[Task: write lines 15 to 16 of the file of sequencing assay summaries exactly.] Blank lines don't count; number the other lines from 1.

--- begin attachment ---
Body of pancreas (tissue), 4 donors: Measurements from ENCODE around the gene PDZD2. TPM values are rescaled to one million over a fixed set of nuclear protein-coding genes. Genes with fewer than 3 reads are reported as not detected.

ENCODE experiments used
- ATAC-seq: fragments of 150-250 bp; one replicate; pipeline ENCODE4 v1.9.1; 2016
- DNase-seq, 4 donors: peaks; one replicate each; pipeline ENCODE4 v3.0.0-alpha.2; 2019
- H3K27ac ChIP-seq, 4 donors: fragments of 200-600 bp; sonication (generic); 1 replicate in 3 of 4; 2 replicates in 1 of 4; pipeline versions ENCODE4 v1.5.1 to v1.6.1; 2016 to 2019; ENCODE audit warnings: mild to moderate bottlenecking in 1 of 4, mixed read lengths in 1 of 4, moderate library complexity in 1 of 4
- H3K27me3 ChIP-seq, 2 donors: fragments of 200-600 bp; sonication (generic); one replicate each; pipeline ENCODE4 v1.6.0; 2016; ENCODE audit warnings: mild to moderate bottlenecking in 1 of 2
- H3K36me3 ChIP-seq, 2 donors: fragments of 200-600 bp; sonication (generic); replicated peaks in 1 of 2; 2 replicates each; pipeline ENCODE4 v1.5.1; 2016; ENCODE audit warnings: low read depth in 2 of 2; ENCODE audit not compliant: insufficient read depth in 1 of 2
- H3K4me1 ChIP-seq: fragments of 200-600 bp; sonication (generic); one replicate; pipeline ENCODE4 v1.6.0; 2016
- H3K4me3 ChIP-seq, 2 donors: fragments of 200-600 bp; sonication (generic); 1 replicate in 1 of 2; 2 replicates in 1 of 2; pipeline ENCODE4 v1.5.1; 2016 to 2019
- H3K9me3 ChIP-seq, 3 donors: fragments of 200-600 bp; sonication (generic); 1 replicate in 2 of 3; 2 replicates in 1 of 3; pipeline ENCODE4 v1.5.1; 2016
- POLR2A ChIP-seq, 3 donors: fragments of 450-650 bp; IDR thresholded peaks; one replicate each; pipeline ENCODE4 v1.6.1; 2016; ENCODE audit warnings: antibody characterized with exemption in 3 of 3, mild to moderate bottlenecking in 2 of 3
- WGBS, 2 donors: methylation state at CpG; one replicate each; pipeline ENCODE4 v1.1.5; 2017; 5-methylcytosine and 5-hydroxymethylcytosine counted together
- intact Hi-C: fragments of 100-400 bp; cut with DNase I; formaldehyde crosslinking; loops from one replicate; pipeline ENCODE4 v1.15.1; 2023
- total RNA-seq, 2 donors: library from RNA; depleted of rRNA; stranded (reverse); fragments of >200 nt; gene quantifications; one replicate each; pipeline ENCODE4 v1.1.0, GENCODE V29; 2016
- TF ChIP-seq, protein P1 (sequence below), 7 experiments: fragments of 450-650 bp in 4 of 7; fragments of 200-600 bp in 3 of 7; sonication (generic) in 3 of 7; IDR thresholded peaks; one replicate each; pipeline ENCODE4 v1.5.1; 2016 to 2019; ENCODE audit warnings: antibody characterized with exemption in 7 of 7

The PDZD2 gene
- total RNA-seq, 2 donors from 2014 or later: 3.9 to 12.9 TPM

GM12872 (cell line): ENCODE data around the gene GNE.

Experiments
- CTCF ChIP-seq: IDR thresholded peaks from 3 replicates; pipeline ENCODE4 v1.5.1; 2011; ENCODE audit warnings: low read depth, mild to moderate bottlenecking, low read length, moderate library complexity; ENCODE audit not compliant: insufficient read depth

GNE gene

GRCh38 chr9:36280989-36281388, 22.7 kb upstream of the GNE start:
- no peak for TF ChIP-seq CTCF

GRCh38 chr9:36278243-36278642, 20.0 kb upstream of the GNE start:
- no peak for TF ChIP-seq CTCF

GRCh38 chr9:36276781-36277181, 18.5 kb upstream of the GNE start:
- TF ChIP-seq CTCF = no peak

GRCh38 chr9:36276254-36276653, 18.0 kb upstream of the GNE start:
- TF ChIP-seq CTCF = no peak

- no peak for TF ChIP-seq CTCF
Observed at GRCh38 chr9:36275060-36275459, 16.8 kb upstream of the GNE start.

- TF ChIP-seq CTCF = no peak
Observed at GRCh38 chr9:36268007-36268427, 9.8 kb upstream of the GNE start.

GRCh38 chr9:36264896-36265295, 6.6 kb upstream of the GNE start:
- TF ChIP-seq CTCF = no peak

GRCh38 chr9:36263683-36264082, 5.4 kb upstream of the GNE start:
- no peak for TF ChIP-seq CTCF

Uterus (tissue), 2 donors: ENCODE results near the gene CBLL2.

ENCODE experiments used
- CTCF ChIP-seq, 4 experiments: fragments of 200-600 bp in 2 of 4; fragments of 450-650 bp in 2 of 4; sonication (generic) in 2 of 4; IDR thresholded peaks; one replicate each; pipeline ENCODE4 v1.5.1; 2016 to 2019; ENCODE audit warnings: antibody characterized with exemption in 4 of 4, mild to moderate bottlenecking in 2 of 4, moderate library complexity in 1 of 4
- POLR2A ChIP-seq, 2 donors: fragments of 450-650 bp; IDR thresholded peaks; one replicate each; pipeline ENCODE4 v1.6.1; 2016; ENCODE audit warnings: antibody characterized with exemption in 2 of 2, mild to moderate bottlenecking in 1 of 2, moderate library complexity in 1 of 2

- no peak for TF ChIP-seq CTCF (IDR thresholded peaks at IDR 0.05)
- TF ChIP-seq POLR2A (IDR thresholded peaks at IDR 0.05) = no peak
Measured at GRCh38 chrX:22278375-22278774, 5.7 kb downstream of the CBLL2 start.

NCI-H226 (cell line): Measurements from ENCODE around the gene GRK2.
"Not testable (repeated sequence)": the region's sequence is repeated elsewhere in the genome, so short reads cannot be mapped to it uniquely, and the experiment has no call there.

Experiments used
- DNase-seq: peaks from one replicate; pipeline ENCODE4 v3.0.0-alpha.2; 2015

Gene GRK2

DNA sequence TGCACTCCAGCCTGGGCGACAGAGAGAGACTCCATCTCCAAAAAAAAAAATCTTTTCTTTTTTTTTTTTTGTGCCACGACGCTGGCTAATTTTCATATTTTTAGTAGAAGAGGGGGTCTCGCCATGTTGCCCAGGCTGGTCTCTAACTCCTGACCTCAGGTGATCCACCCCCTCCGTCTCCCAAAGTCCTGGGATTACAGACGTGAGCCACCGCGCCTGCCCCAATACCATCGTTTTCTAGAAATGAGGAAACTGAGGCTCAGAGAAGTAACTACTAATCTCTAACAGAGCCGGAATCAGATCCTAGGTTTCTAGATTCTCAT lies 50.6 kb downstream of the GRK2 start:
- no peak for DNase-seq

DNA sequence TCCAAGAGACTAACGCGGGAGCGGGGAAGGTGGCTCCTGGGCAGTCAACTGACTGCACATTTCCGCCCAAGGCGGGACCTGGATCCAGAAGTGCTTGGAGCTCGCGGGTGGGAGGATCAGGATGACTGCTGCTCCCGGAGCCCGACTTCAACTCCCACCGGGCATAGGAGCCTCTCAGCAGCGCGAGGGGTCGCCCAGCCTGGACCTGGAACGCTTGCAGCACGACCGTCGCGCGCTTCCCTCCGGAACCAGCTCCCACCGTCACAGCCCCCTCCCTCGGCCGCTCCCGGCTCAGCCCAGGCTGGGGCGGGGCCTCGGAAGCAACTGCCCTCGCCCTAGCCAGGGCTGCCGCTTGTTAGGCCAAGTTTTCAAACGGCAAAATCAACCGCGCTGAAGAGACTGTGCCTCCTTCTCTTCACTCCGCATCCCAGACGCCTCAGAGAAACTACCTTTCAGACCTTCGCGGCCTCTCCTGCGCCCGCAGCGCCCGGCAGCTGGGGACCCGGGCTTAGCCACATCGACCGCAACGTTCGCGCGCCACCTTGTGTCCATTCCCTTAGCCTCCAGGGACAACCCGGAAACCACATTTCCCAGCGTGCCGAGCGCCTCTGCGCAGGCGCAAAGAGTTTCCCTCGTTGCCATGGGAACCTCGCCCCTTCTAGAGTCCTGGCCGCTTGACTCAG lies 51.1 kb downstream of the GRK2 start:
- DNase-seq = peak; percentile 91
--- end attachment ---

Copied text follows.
- TF ChIP-seq, protein P1 (sequence below), 7 experiments: fragments of 450-650 bp in 4 of 7; fragments of 200-600 bp in 3 of 7; sonication (generic) in 3 of 7; IDR thresholded peaks; one replicate each; pipeline ENCODE4 v1.5.1; 2016 to 2019; ENCODE audit warnings: antibody characterized with exemption in 7 of 7

The PDZD2 gene